A little more color, too. One of the effects you have to consider are the tornadoes that impacted Alabama. And we think the people stayed in the region, so what you see is kind of this interesting migration of people that may have been living with relatives or in temporary residences now moving either into multifamily homes or moving into primary residence looking homes. And another just data point that underlines what Art just told you, unsold housing inventory now is about 2.8% relative to kind of a normal level of about 2.3%. You may recall during the depths of the recession, we were in the 4s, so we're really making good progress on eating up that excess inventory.

Art P. Beattie

And, Mark, I guess one other element of that is we saw some multifamily additions as well, so it's not just new homes, it's some new apartments. And we're just surmising that folks that we're doubling up before are now creating new households and that's begun to take shape.

Thomas A. Fanning

And in fact, I hear you've credited the Fed, I joined the board of the Atlanta Federal Reserve Bank, the multifamily housing sector is one of the fastest growing sectors in housing in the Southeast.

Mark Barnett - Morningstar Inc., Research Division

Great. And quickly on kind of the roundtable discussions that you've had and obviously some really positive news there, I guess just going forward from a big picture, how do you sort of view the, like, a strengthening dollar, the prospect for a strengthening dollar on the region's export economy, mixed bag between final assembly and maybe more domestic supply chain? I mean, how do you see that developing?

Art P. Beattie

That's a good question, but it's not one that we discussed at the meeting. It didn't come up amongst the economists or the chemical folks who would probably be exporting a lot of their goods with this low natural gas price. They were more concerned with global demand and where that was going. Especially in China and South America were more of their concerns. But obviously, the dollar is a factor that they will have to keep up with. And about 25% of the goods in the Southeast are, we think, are going toward -- the value of that is going to exports. So it will impact the Southeast.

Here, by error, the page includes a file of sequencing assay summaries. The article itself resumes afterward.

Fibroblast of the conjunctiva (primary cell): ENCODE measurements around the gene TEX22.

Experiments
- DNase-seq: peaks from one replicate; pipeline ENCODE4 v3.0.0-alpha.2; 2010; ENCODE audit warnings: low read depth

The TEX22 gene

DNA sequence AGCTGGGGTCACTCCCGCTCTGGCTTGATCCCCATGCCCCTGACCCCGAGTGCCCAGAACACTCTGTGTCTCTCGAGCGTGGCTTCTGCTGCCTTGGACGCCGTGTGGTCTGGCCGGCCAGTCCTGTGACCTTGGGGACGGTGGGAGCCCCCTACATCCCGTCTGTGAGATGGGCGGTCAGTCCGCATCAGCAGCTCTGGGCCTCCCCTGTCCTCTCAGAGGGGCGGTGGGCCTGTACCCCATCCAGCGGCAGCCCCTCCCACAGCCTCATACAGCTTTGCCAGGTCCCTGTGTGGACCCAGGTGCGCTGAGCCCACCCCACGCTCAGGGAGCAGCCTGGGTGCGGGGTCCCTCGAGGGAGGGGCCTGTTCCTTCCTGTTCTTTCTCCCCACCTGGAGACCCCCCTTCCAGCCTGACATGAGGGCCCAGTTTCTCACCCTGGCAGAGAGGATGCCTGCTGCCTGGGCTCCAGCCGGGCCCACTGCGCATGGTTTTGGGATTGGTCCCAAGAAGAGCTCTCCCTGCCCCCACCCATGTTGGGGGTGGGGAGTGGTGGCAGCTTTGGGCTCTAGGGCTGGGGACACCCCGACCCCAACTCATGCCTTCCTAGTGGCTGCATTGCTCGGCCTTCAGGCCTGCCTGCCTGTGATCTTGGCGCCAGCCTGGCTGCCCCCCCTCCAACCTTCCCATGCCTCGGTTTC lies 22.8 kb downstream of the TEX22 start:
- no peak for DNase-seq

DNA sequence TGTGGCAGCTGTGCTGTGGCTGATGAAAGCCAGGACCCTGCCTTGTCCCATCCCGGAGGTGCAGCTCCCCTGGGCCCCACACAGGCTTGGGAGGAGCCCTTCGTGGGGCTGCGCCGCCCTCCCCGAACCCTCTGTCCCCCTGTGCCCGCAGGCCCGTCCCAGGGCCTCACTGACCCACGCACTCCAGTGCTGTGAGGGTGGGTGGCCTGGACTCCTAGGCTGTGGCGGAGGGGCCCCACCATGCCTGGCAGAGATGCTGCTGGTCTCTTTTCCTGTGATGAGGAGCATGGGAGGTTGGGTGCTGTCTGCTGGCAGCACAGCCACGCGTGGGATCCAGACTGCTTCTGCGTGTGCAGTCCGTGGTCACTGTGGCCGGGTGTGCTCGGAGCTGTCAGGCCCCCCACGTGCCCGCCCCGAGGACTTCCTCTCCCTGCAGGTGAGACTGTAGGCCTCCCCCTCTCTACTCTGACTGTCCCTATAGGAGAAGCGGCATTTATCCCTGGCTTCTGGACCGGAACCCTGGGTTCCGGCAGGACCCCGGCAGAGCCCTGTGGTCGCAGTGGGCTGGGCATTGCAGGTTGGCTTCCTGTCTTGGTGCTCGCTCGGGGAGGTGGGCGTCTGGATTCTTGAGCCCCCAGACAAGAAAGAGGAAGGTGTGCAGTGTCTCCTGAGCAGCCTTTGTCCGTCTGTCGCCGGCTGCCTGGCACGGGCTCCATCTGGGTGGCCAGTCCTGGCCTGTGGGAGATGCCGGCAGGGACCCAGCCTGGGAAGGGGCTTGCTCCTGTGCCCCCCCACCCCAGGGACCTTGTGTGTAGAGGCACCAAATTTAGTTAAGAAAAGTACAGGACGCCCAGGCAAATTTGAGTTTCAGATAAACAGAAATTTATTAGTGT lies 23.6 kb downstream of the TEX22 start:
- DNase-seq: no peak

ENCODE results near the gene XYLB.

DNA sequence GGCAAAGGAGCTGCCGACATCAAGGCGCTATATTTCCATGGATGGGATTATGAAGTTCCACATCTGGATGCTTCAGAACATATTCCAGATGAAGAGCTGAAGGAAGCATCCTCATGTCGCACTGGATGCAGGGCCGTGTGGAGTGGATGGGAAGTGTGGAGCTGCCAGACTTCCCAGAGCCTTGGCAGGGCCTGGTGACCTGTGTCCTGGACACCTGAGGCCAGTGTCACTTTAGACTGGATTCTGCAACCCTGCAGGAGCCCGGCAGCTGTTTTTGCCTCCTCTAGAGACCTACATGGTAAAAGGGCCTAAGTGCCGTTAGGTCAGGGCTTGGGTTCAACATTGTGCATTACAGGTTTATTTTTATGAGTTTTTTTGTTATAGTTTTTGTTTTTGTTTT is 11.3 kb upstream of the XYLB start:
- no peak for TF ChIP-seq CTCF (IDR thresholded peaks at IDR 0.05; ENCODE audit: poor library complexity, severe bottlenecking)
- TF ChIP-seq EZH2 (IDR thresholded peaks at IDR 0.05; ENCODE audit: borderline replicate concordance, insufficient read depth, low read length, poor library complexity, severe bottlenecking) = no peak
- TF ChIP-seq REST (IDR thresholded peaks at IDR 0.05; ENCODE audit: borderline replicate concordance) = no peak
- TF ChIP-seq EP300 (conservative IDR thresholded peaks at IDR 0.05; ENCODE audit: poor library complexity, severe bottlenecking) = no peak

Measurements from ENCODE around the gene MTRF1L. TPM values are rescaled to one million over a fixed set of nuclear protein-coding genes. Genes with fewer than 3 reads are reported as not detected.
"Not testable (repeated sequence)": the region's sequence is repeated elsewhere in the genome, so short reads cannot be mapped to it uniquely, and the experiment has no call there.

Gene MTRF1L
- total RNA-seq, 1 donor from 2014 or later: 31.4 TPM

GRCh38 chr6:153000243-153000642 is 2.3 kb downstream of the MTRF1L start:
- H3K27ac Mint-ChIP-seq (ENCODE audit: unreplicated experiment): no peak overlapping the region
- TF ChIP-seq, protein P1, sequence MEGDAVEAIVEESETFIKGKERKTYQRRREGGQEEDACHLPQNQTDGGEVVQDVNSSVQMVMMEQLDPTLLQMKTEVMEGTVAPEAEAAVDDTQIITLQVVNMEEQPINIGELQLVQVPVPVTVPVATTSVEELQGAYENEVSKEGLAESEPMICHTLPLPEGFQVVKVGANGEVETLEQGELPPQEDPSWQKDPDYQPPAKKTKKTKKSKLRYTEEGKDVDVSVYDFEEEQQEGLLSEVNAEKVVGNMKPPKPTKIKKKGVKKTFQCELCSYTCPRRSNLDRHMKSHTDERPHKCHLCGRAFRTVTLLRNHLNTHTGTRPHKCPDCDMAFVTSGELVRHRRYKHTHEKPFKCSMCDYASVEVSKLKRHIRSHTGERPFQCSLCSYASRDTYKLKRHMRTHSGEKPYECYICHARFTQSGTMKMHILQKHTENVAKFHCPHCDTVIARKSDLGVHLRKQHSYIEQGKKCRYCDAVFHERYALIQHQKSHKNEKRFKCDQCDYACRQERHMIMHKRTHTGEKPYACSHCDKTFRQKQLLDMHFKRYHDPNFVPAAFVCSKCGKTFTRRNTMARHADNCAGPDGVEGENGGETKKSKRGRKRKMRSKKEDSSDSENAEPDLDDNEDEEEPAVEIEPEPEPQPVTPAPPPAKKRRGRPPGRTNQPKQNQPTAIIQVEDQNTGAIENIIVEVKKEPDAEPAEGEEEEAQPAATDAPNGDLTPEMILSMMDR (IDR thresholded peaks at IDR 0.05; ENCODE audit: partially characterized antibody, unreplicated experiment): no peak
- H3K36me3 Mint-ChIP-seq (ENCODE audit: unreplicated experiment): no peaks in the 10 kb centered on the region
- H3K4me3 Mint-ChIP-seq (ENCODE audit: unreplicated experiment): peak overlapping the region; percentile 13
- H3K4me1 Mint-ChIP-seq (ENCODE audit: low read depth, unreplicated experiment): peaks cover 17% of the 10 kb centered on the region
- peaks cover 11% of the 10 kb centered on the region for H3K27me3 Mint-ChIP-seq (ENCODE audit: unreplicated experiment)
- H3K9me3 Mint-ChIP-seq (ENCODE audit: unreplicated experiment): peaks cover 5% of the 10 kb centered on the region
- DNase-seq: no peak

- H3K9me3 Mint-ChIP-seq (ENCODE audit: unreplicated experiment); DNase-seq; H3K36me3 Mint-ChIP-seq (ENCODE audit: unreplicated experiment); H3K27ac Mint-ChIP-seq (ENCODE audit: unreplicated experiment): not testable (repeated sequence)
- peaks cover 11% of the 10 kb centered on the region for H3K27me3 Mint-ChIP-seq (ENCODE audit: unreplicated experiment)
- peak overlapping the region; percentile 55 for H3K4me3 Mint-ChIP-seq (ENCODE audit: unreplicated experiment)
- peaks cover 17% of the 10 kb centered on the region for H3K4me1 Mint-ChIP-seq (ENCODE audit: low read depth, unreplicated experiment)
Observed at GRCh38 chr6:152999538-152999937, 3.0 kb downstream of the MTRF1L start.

Thomas A. Fanning

And it's fascinating stuff. I mean, the value of our exporting has gone up 8% year-over-year, so that continues to be an interesting area. But I would say most of these businesses are adjusting off of because they will also talk about their fear of the continued malaise in Europe. And even though China has a 7% GDP growth, it's reduced from what everybody thought it was going to be. My sense is businesses in the Southeast are adjusting on the fly. We still benefit from the fact that even with potentially a stronger dollar -- but recall, we have our own challenges. We've got our own cliffs at the end of the year. We have our own fiscal challenges. It is not clear that we are inevitably heading towards a stronger dollar, perhaps we will against the euro, unclear about other worldwide currencies. I guess, people are watching this like they never have before and they are responding accordingly. At least we can stay in the Southeast, as we have in the past, but we have the prospects for a more robust economy given a business-friendly climate, willing and able workforce, et cetera. So we'll see.